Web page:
Communication: Teaching your child the key to success!


Communication is key; we use it to get the kids out the door in the morning, close that deal at work, shop at the grocery store, or enjoying a cup of coffee with a good friend, among many others. Effective communication is an important life skill that enables us to connect with those around us, helps us build respect and trust, allows us to resolve differences, and fosters collaboration for problem solving.

Effectively expressing our thoughts is important to our success and therefore important for youth to learn as they grow into adulthood. In fact, in the National Association of Colleges and Employers Job Outlook 2016 report, employers ranked “the ability to communicate with persons inside and outside the organization” as the number one quality needed when looking at potential employees. As parents, leaders, and mentors, we want to make sure we are helping youth develop effective communication skills throughout our interactions. Keep these pointers from Dr. Allen Mendler in mind as you work to teach youth the value of effective communication.

First, model good conversations for your children. Make a point to engage your child in conversation and ask open-ended questions. Make sure to rid yourself of distractions and model active listening during these conversations. Modeling your effective communication skills helps children learn how to conduct conversations themselves.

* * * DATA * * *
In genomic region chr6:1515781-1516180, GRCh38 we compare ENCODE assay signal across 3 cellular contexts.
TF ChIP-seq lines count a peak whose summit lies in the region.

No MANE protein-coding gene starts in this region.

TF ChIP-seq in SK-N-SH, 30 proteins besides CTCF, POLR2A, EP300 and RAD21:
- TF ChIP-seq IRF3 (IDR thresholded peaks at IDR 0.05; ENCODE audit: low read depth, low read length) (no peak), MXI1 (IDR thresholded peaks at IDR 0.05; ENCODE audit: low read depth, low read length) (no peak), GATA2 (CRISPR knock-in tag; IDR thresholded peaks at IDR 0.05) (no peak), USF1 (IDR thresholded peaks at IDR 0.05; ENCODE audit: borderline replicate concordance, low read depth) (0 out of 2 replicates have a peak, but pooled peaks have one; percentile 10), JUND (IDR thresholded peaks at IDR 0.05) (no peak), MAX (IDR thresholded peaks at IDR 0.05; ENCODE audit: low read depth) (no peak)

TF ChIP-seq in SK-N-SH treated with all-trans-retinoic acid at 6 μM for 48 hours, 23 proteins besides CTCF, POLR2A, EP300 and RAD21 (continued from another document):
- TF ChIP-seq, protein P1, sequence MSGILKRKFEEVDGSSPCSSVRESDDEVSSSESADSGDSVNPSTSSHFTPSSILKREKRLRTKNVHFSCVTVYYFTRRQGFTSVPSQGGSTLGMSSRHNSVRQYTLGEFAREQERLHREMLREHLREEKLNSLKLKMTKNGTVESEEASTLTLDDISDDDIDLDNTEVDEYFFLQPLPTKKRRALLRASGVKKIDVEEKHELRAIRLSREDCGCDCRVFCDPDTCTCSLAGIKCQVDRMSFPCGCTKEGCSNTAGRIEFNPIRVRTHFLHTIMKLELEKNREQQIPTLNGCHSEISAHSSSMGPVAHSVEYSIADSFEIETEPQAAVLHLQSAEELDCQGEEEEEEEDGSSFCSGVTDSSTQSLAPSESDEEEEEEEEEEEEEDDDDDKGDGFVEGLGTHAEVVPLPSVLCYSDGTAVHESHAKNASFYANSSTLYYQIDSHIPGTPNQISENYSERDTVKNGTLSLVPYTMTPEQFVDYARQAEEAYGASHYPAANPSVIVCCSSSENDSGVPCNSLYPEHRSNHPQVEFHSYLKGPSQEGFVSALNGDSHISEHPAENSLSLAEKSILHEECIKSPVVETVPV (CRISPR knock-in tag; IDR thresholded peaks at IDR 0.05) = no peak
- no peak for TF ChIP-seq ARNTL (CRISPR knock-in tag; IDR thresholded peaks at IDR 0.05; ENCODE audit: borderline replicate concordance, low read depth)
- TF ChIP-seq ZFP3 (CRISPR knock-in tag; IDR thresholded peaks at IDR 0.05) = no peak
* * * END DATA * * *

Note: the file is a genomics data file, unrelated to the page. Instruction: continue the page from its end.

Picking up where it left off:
Next, help your child focus on non-verbal cues. Identifying those non-verbal habits that help show interest and attention are critical for learning effective communication skills. Strategies like S.L.A.N.T. (Sit up straight, listen, answer and ask questions, nod to show interest, track the speaker with eye contact) can help your child remember non-verbal ques.

Further, help your child develop active listening skills. Listening is often an overlooked but important skill to teach when focusing on communication. Encourage your child to rephrase comments to check for correct meaning and show others they are listening. Eye contact is key when teaching active listening, so make sure to encourage your child to make eye contact when listening in a conversation.

Next, challenge put-downs or hurtful comments. As children learn to express their feelings, they can sometimes be mean or hurtful. Challenge your child to phrase negative comments in ways that are not hurtful or mean. For example, instead of saying, “That’s a stupid idea!” encourage the phrase, “I disagree.” Teaching your child to express negative feelings in a respectful manner will help them as they resolve conflicts.

Further, teach your child the importance of articulation, enunciation, correct grammar, and taking turns. Polite and effective communication relies on your child’s ability to speak clearly and correctly, help your child learn not to rush communication, slur words, or mumble. Further, correct grammar is important, make sure to correct your child when they make a mistake, this will help them learn correct grammar. Lastly, teach them the importance of taking turns, interrupting is rude.

Finally, help your child develop effective communication skills by practicing with them. Practice makes perfect, so the more you can help your child learn the better they will become.

 

The University of Wyoming and the United States Department of Agriculture cooperate.

The University is an equal opportunity/affirmative action institution.

Advertisement

TRENDING RECIPE VIDEOS

More In Community